Questions and Answers

The essence of modernity stems from Machiavelli, Hobbes, and Bacon. Its project is to build man’s estate on the basis of “rights” that he himself defines. No transcendent order can be located. The City of God and the City of Man are not separate. Only the city of man’s own making “exists.” Man has no transcendent end, nor any information about himself except what he wills to acknowledge. Revelation, even if it were possible, must be ignored because its origin is not in man.

Man knows himself to exist and to exist as the kind of being he is. Why he is this kind of a being, however, is not something that he himself has formulated. Nor did he cause himself to exist, to come to be out of nothingness. The human condition is complicated by the fact that man knows this condition. His self-reflection cannot but leave him with wonderment about why he is at all, about why he is not something else.

Evidently, things other than himself exist and pose the same questions to man’s curiosity. Why does something besides one’s-self exist? Likewise, many things that might exist do not. A world of “imagined” or “possible” beings might have come about. While it is not particularly fruitful to worry about the so-called “might-have-beens,” the fact that we can pose the questions concerning them still causes us to wonder about the exact nature of things that do and do not exist. 

Moreover, we never find “existence” itself confronting us, only existing things. What we find are things limited to be this or that kind of existing being. Our minds seem to be such that we can know all that is. The Latin expression that mind is “capax omnium,” capable of all things, seems accurate. At first sight, this capacity is perplexing. It incites us to pose a series of “why’s,” almost as if this posing was what this power is for.

However, we do not ask merely the “why?” of something. We ask both: “Why is it this way and not that way?” and “Why is it at all?” The “why’s” are directed to answers to the questions. Clearly, some questions can be satisfactorily answered both intuitively and by a systematic answer that holds up in logic and experiment. In this sense, the answers to questions are more important than the capacity to ask questions in the first place.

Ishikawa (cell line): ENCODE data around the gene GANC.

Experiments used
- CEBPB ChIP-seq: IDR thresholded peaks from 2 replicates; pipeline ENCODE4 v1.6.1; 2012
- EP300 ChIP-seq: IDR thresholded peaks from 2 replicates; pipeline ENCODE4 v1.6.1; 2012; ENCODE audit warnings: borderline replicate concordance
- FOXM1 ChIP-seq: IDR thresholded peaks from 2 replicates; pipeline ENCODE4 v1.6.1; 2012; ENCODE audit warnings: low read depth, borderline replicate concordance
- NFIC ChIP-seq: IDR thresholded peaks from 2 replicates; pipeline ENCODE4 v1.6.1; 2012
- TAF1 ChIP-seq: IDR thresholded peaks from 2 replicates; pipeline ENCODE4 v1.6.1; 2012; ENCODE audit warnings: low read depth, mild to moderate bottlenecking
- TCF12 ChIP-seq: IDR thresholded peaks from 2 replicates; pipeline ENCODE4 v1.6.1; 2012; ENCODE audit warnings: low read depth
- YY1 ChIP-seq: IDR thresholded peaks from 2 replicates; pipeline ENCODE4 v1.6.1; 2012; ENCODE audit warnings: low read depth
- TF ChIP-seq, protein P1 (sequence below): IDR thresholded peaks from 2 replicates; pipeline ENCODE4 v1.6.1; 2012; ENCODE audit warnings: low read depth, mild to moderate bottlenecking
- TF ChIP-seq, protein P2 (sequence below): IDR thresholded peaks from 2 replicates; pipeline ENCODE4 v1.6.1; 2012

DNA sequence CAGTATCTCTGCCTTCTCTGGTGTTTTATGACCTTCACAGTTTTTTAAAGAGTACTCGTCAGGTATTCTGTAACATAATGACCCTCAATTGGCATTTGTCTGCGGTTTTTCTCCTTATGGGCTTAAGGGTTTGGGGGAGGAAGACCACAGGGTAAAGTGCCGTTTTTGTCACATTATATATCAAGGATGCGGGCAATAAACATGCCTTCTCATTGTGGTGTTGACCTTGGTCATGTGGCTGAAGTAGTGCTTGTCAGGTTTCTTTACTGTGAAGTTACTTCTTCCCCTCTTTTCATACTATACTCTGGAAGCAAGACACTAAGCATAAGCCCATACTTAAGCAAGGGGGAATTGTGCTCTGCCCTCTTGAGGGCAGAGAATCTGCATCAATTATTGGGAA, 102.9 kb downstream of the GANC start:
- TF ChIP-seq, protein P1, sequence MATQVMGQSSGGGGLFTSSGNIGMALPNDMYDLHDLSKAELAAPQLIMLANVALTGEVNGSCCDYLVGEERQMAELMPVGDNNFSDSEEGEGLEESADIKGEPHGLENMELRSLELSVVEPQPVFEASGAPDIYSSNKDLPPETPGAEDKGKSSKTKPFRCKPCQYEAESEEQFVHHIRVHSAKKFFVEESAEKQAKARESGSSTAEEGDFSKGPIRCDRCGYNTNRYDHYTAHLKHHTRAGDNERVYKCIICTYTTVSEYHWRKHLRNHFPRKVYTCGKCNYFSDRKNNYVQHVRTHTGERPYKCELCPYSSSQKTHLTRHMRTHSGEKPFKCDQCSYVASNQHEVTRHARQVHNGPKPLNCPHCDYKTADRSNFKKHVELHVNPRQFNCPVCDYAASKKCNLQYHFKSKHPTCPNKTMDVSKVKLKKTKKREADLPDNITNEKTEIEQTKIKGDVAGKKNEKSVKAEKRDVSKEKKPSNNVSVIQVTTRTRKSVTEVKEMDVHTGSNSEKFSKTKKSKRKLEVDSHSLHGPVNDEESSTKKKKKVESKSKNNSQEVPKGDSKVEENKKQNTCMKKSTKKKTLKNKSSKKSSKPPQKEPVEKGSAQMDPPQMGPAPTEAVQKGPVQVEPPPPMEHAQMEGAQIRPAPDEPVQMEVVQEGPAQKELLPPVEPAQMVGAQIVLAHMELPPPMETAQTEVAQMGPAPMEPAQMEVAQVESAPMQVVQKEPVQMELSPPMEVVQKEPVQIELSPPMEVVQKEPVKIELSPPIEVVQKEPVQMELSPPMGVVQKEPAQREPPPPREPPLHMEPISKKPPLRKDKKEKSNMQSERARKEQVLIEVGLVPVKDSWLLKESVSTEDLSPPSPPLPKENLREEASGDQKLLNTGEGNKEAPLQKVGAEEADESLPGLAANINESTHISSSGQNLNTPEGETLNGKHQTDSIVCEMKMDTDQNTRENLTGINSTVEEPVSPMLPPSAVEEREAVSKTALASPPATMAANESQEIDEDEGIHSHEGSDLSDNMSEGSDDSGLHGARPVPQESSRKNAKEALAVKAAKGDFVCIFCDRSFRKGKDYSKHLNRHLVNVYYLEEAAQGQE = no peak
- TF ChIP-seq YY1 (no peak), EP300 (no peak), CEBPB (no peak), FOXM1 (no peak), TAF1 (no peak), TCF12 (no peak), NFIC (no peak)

Answers to questions can be dangerous. They mean that we have to stop asking and begin doing something about what we have found out. The skeptic can find a certain comfort in his lofty question-asking posture. Man is not fully defined as the being who asks questions. He is the being who also lives by answers to the questions he has asked.

What we often find out, perhaps not unsurprisingly, is that we do not want to know certain answers. We do not want to know abortion is the killing of a begun human life. We do not want to know that evidence exists indicating the world was created by a transcendent intelligent being. We do not want to know that not all religions are the same.

Why is this?

Some things we prefer not to know because knowing them and admitting them would make us inconsistent with how we live. Many a philosopher has argued we do not have enough evidence to conclude that God exists. Yet, if we look at the lives of the same philosophers, we can often see reasons why he might not want God to exist. This topic brings us to the curious fact that we can choose not to know in order that we can be “free” to act as we will.

Some will argue that if there is a God, He should have given us enough evidence of His will so that we would not be in doubt. Since He did not do this, the argument goes, He therefore does not exist and we are “free.”

The most perplexing question of all is this: Did God, in addition to what we can figure out by ourselves, tell us anything, by whatever means, that we might need to know so we might become what we are intended to be? If the answer to this question is “yes,” we wonder: Why is it so difficult to accept? Isn’t revelation mind speaking to mind? Would not revelation complete in an elegant way just what it is we need to know?

The answer to this latter question is, again, “Yes, it does complete what we need to know.” But what it does not do is remove our capacity to reject even the truth about what we are by the way we choose to live. We can reject what we are. Some even call this capacity a “right.”

About James V. Schall, S.J. 153 Articles
James V. Schall, S.J. taught political philosophy at Georgetown University for many years until recently retiring. He is the author of numerous books and countless essays on philosophy, theology, education, morality, and other topics. His most recent book is Reasonable Pleasures: The Strange Coherences of Catholicism (Ignatius Press). Visit his site, "Another Sort of Learning", for more about his writings and work.